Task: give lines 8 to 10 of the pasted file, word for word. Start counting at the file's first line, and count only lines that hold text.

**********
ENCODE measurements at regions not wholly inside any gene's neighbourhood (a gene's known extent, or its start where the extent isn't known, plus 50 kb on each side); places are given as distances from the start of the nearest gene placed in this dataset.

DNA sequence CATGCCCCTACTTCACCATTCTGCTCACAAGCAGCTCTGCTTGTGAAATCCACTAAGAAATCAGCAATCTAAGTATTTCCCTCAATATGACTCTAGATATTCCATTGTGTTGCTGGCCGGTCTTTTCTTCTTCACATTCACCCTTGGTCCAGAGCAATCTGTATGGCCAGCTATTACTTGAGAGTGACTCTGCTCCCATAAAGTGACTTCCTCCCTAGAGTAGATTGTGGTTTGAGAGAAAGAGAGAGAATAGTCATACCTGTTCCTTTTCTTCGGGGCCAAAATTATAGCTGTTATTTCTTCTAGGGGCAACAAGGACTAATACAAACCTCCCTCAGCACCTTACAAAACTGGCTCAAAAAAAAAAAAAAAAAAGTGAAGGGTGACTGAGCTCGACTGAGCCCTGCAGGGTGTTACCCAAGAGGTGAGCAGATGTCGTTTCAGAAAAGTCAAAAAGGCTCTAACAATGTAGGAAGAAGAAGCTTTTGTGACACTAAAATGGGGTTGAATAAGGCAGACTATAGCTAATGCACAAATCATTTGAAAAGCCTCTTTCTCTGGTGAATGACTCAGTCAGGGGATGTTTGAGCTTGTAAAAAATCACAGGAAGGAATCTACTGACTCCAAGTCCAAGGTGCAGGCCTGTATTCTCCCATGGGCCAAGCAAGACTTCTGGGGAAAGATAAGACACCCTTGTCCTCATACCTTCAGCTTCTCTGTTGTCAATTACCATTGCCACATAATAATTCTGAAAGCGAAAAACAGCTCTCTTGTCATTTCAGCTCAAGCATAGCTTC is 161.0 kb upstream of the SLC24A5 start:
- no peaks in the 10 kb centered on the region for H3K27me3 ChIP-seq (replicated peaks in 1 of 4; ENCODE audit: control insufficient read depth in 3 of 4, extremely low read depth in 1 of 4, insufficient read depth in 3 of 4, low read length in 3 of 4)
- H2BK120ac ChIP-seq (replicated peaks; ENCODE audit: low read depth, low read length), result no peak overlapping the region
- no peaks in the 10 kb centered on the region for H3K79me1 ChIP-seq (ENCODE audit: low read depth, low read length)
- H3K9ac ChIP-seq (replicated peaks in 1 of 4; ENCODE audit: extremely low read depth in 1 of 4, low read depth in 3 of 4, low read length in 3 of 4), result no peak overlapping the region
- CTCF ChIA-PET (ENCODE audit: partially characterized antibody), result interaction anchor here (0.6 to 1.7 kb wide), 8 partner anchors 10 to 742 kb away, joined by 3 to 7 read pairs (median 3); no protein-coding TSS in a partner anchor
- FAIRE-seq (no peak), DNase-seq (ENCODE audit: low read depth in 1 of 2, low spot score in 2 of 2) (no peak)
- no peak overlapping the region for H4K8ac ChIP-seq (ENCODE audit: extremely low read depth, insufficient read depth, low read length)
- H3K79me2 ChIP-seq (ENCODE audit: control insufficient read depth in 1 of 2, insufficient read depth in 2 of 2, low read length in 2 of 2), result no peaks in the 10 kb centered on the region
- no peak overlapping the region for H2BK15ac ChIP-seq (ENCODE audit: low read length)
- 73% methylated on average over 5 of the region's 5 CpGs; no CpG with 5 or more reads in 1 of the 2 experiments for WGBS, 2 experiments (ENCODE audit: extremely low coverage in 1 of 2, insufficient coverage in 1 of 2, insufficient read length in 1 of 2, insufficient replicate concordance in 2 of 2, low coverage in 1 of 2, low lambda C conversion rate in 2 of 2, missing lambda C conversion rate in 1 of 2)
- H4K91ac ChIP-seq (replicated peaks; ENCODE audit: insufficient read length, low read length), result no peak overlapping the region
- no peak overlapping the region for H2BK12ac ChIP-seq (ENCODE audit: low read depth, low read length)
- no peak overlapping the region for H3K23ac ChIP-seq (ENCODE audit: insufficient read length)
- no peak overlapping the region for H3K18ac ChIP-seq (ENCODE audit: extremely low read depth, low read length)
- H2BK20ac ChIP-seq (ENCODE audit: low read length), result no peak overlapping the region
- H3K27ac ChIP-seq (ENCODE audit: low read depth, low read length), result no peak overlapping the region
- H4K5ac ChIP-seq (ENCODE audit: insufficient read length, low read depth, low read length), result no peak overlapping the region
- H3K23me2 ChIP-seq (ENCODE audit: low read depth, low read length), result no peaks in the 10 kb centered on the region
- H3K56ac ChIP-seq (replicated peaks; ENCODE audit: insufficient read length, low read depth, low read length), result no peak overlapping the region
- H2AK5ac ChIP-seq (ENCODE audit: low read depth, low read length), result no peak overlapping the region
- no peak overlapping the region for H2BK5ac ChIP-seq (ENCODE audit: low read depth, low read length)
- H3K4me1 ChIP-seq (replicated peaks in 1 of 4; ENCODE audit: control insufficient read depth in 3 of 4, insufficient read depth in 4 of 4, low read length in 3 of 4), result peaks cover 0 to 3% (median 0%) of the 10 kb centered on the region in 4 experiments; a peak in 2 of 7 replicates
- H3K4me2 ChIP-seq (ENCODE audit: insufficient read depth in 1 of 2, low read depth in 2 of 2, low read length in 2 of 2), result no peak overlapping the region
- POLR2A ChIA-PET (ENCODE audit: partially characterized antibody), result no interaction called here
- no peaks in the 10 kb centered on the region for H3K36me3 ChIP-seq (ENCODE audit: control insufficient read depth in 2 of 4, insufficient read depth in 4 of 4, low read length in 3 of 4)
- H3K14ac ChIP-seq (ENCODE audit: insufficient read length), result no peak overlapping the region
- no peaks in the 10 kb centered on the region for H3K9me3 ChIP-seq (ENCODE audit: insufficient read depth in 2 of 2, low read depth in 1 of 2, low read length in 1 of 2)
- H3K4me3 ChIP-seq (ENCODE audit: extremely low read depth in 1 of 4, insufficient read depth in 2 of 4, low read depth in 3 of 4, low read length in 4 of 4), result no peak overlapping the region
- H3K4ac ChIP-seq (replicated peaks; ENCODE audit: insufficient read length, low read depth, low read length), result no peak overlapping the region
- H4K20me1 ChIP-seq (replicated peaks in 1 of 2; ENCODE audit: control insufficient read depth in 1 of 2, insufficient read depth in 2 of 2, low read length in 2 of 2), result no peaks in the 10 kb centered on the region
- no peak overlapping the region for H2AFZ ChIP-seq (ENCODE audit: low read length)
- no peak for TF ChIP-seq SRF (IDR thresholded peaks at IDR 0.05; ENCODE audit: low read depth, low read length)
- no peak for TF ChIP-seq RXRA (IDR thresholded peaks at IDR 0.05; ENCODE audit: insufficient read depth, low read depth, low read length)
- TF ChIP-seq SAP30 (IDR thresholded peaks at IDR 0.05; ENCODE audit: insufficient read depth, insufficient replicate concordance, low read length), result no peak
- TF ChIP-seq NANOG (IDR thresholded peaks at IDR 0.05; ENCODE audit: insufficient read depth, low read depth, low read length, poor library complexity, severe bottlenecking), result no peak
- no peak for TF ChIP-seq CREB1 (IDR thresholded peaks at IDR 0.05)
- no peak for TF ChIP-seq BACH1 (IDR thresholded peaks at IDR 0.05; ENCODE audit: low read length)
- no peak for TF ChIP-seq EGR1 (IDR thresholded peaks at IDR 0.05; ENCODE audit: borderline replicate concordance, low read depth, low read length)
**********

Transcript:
- FAIRE-seq (no peak), DNase-seq (ENCODE audit: low read depth in 1 of 2, low spot score in 2 of 2) (no peak)
- no peak overlapping the region for H4K8ac ChIP-seq (ENCODE audit: extremely low read depth, insufficient read depth, low read length)
- H3K79me2 ChIP-seq (ENCODE audit: control insufficient read depth in 1 of 2, insufficient read depth in 2 of 2, low read length in 2 of 2), result no peaks in the 10 kb centered on the region